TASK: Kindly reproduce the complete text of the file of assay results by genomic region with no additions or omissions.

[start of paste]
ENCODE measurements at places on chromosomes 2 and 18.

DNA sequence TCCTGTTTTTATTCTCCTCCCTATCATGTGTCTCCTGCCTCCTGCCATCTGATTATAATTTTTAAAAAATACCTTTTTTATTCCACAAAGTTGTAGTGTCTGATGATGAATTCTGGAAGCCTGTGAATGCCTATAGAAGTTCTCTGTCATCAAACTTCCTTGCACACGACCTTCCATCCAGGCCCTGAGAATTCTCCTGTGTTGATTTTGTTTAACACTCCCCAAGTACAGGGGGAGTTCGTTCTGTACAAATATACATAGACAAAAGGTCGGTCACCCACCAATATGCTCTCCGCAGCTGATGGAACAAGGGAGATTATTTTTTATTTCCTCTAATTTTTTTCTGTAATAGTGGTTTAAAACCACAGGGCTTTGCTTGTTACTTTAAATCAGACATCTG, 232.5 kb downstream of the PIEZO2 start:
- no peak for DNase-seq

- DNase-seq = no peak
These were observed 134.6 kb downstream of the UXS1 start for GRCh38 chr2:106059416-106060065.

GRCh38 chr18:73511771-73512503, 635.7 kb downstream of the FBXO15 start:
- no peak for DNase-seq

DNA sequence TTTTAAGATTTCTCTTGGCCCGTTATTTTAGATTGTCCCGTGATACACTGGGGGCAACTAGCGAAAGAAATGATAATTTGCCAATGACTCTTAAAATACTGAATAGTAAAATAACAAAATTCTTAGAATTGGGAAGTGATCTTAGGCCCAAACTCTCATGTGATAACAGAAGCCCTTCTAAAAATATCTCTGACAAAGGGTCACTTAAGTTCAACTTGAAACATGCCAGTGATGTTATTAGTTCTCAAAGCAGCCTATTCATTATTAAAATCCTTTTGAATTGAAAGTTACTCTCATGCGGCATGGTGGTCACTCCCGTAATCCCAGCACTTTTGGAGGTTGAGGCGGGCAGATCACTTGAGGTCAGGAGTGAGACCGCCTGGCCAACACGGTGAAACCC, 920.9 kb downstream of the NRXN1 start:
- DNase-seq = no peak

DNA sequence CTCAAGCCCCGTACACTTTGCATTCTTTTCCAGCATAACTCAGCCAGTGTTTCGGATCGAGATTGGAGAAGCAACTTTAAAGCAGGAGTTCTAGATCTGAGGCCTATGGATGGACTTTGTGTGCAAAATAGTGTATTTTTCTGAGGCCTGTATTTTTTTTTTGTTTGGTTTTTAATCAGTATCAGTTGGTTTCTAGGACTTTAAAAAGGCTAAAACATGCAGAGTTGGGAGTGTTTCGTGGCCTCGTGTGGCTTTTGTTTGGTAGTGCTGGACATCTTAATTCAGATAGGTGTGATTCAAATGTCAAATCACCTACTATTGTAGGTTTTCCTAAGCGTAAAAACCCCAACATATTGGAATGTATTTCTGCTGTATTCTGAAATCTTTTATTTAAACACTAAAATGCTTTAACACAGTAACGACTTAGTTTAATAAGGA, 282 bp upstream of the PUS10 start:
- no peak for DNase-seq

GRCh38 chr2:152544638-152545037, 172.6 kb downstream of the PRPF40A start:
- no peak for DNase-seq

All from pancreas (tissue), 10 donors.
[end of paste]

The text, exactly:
ENCODE measurements at places on chromosomes 2 and 18.

DNA sequence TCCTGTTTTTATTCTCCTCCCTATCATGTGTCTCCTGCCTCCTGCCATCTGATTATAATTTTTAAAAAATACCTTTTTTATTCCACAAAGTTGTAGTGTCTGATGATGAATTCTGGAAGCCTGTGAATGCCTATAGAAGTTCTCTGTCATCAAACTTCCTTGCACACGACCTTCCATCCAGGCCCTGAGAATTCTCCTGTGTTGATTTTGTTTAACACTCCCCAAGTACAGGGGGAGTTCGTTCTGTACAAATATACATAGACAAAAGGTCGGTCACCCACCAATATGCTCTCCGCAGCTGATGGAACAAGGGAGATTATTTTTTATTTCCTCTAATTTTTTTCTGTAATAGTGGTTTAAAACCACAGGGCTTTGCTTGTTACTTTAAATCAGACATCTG, 232.5 kb downstream of the PIEZO2 start:
- no peak for DNase-seq

- DNase-seq = no peak
These were observed 134.6 kb downstream of the UXS1 start for GRCh38 chr2:106059416-106060065.

GRCh38 chr18:73511771-73512503, 635.7 kb downstream of the FBXO15 start:
- no peak for DNase-seq

DNA sequence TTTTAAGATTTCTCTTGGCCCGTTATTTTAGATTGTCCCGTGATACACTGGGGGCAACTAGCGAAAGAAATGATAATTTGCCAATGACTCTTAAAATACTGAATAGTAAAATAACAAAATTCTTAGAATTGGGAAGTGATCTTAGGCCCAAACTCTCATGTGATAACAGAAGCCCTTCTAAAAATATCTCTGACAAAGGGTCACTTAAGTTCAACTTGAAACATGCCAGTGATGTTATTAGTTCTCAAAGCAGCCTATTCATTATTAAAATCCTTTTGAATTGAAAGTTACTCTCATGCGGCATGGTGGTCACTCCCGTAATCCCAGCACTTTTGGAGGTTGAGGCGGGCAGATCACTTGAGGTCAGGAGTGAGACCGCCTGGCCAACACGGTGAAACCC, 920.9 kb downstream of the NRXN1 start:
- DNase-seq = no peak

DNA sequence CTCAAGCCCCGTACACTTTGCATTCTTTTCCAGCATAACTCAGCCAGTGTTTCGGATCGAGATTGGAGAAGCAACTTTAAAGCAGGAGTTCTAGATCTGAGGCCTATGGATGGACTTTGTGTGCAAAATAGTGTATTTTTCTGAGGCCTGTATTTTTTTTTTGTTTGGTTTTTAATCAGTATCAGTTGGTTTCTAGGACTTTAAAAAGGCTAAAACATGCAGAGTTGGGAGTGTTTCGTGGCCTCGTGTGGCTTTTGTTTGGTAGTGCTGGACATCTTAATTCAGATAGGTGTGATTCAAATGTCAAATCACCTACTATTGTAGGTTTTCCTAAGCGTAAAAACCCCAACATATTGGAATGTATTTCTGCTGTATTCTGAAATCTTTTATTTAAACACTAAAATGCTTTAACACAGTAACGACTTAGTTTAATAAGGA, 282 bp upstream of the PUS10 start:
- no peak for DNase-seq

GRCh38 chr2:152544638-152545037, 172.6 kb downstream of the PRPF40A start:
- no peak for DNase-seq

All from pancreas (tissue), 10 donors.